Sure, we know there were extenuating circumstances, but the knife Mario was holding dropped pretty far from his body. Something tells me Jim’s going to have a lot of explaining to do come Gotham‘s return.

Ed sets his sights on Oswald this week, and not in a romantic way. Not in a romantic way at all. It’s been disappointing to watch the turn Gotham has taken on the Ed/Oswald relationship. Though any villainous romance would most likely have been doomed, it would have been all the more tragic to see these two find brief happiness, only to have it snatched away, further fuelling their desire to take over Gotham. From where I’m sitting, that would have been a more interesting story than what we’re apparently going to get: a continuation of the ever-shifting alliances, scheming, and backstabbing (though thankfully not literally) that has defined Gotham‘s villain characters so far.

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My pain is soothed by the continued delight it is to watch Barbara get more to do. If you told me back in season one that she would be one of my favourite characters two years down the road, I would have laughed in your face (actually, it would have been a bit like Barbara’s mad laugh). While I still don’t buy that Ed would fall in love with Isabella (and am still mad that Isabella wasn’t some kind of plant or con artist), Gotham has done a good job steadily building Barbara’s rise to power. If anyone on this show deserves to rule Gotham for a while, it’s her. If only because she had to put up with Jim Gordon for so long.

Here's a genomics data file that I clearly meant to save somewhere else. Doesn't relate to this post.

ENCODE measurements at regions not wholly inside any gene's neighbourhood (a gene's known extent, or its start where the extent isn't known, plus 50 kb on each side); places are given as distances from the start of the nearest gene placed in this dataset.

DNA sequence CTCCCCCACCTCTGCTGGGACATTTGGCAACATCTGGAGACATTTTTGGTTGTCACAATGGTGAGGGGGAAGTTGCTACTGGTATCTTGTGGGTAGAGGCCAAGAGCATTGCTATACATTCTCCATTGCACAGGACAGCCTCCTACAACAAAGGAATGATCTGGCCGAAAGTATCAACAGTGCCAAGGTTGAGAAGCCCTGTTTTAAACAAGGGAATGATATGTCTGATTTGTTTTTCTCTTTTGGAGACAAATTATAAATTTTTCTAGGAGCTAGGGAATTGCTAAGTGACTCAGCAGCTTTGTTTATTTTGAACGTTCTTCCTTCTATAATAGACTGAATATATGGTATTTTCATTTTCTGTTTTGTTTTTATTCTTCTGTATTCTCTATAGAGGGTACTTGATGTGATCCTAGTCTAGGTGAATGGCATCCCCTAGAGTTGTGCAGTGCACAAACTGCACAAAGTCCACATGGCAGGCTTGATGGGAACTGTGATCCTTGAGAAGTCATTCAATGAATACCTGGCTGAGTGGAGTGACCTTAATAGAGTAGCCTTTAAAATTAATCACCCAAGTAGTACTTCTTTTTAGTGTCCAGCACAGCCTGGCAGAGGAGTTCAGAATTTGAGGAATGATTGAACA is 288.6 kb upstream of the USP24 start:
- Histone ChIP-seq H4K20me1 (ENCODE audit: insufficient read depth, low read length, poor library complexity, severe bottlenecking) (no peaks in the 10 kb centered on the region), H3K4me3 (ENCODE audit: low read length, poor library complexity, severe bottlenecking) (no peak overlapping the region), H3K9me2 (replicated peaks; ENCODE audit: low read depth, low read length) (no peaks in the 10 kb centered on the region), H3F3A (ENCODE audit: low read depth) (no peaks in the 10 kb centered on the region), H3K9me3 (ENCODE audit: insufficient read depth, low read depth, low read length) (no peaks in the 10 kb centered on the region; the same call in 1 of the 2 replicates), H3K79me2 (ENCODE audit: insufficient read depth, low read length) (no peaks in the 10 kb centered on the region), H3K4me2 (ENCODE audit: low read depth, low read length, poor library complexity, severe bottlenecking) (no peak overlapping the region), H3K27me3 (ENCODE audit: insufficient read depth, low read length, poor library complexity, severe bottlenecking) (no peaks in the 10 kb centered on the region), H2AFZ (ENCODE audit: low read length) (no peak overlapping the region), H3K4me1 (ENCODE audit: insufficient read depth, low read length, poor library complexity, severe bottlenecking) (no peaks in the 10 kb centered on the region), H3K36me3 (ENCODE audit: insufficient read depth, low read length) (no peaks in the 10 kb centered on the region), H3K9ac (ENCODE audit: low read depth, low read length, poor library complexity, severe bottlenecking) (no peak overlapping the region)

It turns out that Team Bruce stealing from The Court Of Owls was pretty easy. For a secret, all-powerful organization that is controlling Gotham, The Court of Owls doesn’t have very good security. I find Bruce and Selina’s banter as adorable as the next reviewer, but that doesn’t mean I’m not upset that The Court of Owls didn’t double-lock their vault. Or, I don’t know, hire more than one assassin.

That being said, the Team Bruce plotline continues to be a lot of fun. Watching Selina let turtleneck-wearing teen Bruce in, despite her trust issues is another relationship that, like Nymobblepot before it, feels organic and earned. Though I’m not particularly interested in learning more about Selina’s mother, I am eager to find out how her return will effect the emotional growth Selina has made in this season so far.

As for The Court of Owls, how will they respond when they find out Team Bruce has stolen their owl statue? What is their owl statue? (Other than an owl statue.) Did they let Team Bruce take it? (Again, it felt a little too easy.) And should we be questioning the wisdom of taking down the organization that is apparently keeping Gotham afloat?

I’m as wigged out by The Court of Owls as Team Bruce, but there’s so much we still don’t know about them. And it seems like they were trying to kill Mario to keep Gotham safe from the effects of the Tetch blood virus. In some shadowy, morally-questionable way, they have the city’s best interest at hearts. (They’re not so unlike Jim Gordon, in this regard.) They fear chaos, but, if Team Bruce takes them down, will something worse than The Court’s authoritarian method of control rise up in its place? Tune in next time to maybe find out.

Read Kayti’s review of the previous episode, Time Bomb, here.